THE FUTURE OF RETAIL: A MUTABLE POINT

Retail Marketing|Thought Leadership|

Retail, the most dynamic property sector, changes again – and always for the better.

For those trying to predict how the tale of retail will go, remember all of the experts and commentaries at the start of 2020 attempting just that. Those amounted to a big swing and a miss at an unprecedented coronavirus curveball. As the saying goes though, growth happens when you’re out of your comfort zone. Many retailers seized that opportunity and this one, too: never waste a crisis. Adversity is an opportunity to improve and further separate yourself from the competition, with teamwork and good ol’ thinking on those feet. 

Retailers, including several of the largest chains, reacted to COVID-19 by adjusting to socially distant protocols and retrofitting stores to offer consumers alternatives like curbside, drive-thru and in-store pickups, in addition to online sales. As discussed in a recent blog, Tanger Outlets reopened their outdoor centers and saw a 90% business bounce-back from pre-COVID traffic averages. Customers have always prized convenience, which they get through the retailers’ online and in-app portals, as well as same-day pickup. And contactless pickup ensures safety through social distancing. 

There’s more good news: the retail sector is accustomed to change. “Driven by continual shifts in fashion and consumer preferences, demographics, retailer innovation, and commerce technology, retail has always been the most dynamic property sector. Brands rise and fall, shopping patterns evolve, and retailers adapt. The process of ‘creative destruction’ never ceases,” according to PwC and the Urban Land Institute’s “Emerging Trends in Real Estate 2021.”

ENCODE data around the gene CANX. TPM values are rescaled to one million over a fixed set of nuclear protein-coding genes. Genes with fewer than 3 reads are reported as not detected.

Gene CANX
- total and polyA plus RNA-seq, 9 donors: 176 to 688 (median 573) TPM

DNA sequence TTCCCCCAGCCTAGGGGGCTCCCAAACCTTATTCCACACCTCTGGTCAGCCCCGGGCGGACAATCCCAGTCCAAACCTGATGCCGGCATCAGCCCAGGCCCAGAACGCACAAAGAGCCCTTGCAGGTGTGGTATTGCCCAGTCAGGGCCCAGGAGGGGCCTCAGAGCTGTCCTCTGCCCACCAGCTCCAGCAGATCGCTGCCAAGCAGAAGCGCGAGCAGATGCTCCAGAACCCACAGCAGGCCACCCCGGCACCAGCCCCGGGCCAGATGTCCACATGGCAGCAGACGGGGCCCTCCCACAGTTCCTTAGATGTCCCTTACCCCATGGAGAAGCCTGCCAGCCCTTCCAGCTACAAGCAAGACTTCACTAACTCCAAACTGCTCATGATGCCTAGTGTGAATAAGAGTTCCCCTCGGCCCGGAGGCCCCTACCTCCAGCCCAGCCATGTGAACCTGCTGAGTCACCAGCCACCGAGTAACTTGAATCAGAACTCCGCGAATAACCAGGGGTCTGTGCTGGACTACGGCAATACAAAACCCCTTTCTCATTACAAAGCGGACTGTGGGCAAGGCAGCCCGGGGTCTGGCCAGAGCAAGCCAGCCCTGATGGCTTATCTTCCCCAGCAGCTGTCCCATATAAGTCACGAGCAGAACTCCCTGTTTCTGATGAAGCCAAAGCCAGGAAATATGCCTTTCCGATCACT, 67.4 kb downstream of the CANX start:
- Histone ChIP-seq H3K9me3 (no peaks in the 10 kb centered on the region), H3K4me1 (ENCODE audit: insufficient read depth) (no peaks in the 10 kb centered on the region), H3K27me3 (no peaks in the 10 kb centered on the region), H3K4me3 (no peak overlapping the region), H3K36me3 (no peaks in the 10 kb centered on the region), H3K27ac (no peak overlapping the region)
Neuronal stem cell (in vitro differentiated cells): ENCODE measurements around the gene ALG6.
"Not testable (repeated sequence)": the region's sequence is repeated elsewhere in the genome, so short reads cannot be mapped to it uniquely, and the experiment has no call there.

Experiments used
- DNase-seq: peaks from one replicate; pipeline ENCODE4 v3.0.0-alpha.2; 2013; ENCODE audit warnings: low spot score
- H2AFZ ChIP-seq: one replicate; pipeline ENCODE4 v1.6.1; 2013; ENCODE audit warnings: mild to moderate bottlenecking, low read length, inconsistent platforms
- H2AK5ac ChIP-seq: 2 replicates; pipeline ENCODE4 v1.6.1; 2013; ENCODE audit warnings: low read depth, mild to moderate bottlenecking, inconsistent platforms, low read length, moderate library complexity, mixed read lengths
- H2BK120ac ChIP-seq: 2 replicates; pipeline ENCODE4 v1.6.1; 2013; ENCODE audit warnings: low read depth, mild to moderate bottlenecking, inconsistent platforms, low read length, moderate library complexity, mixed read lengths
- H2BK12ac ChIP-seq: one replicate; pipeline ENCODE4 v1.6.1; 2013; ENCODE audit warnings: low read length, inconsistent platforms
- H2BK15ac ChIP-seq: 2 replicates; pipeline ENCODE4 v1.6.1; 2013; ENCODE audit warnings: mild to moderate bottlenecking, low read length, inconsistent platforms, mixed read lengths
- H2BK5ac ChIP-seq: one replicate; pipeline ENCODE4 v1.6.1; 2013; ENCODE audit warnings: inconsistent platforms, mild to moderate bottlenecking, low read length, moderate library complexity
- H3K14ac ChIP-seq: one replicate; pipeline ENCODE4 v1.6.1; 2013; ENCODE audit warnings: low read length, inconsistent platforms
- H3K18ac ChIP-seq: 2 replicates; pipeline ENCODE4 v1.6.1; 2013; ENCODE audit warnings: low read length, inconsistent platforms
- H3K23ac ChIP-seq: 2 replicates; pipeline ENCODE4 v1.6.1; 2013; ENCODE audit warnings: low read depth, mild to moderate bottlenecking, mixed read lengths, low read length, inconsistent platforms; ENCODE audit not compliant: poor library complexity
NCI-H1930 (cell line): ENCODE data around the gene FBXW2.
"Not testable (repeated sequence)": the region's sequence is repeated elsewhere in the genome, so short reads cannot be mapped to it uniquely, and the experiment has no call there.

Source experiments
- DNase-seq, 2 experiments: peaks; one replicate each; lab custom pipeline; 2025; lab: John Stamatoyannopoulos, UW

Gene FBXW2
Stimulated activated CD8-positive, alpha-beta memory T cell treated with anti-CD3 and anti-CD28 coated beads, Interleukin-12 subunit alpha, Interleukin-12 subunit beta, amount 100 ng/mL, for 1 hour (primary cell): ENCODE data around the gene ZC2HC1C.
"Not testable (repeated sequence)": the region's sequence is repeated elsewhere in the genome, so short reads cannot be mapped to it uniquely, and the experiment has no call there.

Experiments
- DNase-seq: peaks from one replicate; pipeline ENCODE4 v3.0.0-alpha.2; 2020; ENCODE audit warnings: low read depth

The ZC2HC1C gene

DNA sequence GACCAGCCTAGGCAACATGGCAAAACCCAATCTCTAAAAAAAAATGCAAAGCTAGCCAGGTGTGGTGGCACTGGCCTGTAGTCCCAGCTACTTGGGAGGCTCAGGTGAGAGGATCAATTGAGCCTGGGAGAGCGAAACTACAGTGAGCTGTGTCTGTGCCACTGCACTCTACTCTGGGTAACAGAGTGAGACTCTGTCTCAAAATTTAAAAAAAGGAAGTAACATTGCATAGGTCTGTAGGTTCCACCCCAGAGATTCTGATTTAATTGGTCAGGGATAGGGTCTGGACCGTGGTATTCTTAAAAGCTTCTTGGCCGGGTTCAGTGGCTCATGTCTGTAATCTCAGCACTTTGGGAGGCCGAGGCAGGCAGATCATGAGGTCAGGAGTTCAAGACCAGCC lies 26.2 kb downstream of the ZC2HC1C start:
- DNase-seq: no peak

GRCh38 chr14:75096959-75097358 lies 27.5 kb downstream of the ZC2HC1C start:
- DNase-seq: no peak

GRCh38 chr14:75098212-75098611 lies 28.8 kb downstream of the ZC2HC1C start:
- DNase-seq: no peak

Despite the ease of ecommerce, you can’t point and click your way to immersive “retailtainment” or even an authentic alfresco meal at your favorite restaurant. Customers value experience, now more than ever after a year of being cooped up at home. The pandemic will eventually be history, so balancing the bricks with the clicks, i.e., investing in the shopping experience to go with one’s online platform, is critical for business. Brian McGough, managing director for Hedgeye Risk Management, a Connecticut-based economic research firm, told Bisnow that “90% of retailers don’t get it.”

A major question remains: how does the seismic event that made the year 2020 into a dumpster fire meme affect consumer shopping behaviors? eMarketer noted that many people either shopped online for the first time or shopped in new categories during the past 12 months. The work-from-home movement, which was called “the largest social experiment of all time” by one real estate research director, and the housing surge were definite trends away from dense living spaces and bricks-and-mortar commercial environments and toward more online consumer activity.

Retail researchers will be trying to pin down the “how many” and “how frequently” of the new consumer wave eMarketer referenced. Interestingly, the research firm also projected that ecommerce growth “will decelerate substantially this year” while overall worldwide retail will rebound to 5.1% growth, after a decline of 3% in 2020. January already showed signs of this as 23% of consumers surveyed by Coresight Research and reported by Bisnow said they purchased clothing and shoes in a bricks-and-mortar setting, a 6% bump from December, while online purchases of the same goods remained stagnant at 24%. 

A retail sector on its toes? So it goes. For every pandemic punch in the economic gut, there are countless economic cycles that turn on you seemingly without warning, as well as the aforementioned tech disruptions, fickle consumer trends and other shifts, switches and transitions. Change is the only constant. For the retail sector, that’s business as usual, even amidst the very unusual.

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